Defying national and state-level Democratic establishment forces that have worked to crowd out left-wing candidates and demonstrating that there is a deep hunger among the American electorate for a bold progressive agenda, candidates running on platforms of Medicare for All, free college, and a living wage emerged victorious in several state primaries on Tuesday and tore through the boundaries of what is conventionally considered politically feasible.
"They said it wasn't possible without institutional support. That we couldn't talk about Medicare for All, a living wage, about ending corruption in Harrisburg. And you know what we did instead? We built something."
—Sara Innamorato, Pennsylvania State House candidate
"It feels like a monumental shift," Arielle Cohen, co-chair of Pittsburgh Democratic Socialists of America (DSA), told the Huffington Post after four DSA-backed candidates defeated establishment Democrats in Pennsylvania. "We won on popular demands that were deemed impossible. We won on healthcare for all; we won on free education."
Running in Pennsylvania's State House Districts 34 and 21 respectively, Summer Lee and Sara Innamorato—both running on platforms consisting of Medicare for All, strong environmental protection, and campaign finance reform—toppled what local news outlets described as a "political dynasty" by trouncing Democratic cousins Paul Costa and Dom Costa by a wide margin.
"They said it wasn't possible without institutional support. That we couldn't talk about Medicare for All, a living wage, about ending corruption in Harrisburg," Innamorato said during her victory party Tuesday night. "And you know what we did instead? We built something."
"The story is that the Costa cousins lost, but who they lost to, just as signifigant.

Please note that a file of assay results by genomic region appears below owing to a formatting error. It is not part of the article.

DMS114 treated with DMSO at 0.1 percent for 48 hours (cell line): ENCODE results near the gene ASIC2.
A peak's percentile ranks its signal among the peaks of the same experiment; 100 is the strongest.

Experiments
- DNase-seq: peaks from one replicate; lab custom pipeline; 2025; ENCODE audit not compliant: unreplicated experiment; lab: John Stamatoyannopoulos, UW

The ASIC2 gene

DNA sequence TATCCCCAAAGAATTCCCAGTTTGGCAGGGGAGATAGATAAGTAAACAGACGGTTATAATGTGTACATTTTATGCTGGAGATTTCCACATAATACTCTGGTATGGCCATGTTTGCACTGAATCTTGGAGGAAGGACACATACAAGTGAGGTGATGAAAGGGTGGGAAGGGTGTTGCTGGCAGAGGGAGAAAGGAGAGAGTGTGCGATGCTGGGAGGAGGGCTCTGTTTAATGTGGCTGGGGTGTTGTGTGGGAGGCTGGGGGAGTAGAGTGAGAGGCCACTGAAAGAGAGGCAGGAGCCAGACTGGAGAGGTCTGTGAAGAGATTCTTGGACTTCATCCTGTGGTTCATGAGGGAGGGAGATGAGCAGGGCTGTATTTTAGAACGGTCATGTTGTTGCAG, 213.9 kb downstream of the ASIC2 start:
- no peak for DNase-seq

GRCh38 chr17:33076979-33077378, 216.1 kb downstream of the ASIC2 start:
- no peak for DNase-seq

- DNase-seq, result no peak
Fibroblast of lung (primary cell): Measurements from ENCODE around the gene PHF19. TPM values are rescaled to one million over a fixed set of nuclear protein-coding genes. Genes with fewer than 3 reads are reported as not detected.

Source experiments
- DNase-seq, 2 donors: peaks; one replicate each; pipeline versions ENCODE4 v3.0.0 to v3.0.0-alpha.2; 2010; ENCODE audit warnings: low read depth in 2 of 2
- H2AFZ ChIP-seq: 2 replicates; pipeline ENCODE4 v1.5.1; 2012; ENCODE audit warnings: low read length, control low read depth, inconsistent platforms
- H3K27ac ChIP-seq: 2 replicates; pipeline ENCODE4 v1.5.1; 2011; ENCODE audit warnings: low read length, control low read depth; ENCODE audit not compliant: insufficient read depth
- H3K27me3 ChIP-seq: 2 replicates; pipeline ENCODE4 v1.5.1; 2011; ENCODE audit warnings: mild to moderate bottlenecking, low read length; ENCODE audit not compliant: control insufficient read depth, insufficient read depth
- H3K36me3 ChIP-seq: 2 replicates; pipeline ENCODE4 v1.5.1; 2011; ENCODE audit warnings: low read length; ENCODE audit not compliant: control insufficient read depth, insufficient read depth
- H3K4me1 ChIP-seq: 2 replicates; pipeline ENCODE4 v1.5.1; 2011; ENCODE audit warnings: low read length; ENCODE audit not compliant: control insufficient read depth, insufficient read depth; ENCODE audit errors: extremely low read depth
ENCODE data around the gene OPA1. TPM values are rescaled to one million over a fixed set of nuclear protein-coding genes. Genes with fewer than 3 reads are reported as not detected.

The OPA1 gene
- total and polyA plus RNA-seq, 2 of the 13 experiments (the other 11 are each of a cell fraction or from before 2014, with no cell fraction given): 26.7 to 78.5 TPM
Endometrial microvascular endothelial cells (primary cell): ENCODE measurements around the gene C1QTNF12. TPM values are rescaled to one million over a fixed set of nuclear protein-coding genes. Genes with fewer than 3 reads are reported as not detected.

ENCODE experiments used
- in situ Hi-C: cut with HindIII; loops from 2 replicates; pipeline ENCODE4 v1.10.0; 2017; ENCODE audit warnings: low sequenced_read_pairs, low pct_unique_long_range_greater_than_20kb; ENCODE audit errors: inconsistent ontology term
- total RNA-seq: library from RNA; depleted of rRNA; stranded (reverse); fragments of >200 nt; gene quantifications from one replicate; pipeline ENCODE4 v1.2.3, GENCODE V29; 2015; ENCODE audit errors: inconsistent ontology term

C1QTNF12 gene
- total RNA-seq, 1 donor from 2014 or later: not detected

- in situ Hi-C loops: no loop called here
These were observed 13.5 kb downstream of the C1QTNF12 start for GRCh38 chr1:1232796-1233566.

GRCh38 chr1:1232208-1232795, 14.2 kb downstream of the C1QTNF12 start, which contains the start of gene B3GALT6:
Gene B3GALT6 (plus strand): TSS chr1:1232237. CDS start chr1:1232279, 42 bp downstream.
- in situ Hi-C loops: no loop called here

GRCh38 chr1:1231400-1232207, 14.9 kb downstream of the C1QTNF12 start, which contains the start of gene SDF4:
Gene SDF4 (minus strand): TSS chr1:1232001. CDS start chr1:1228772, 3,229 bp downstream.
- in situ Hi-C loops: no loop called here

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"The establishment's scared," Pittsburgh DSA wrote on Twitter in response to the upset victories, which also included wins by Elizabeth Fiedler and Kristin Seale over their establishment counterparts. "When we fight, we win."
Signs of the grassroots progressive wave that some predicted will ultimately sweep across the country could also be seen in Idaho on Tuesday, where progressive Paulette Jordan handily defeated her establishment-backed Democratic opponent A.J. Balukoff in a bid to become the nation's first Native American governor.
If she wins in November, Jordan—who ran on protecting public land from corporate plunder and criminal justice reform—would be Idaho's first Democratic governor in over 20 years.
"Today's elections prove movement politics candidates, who rely on people power, can win, and win powerfully," Ryan Greenwood, director of Movement Politics for People's Action, said in a statement on Wednesday. "Candidates for public office who commit to a racial and gender justice agenda that puts people and our planet before profits are winning."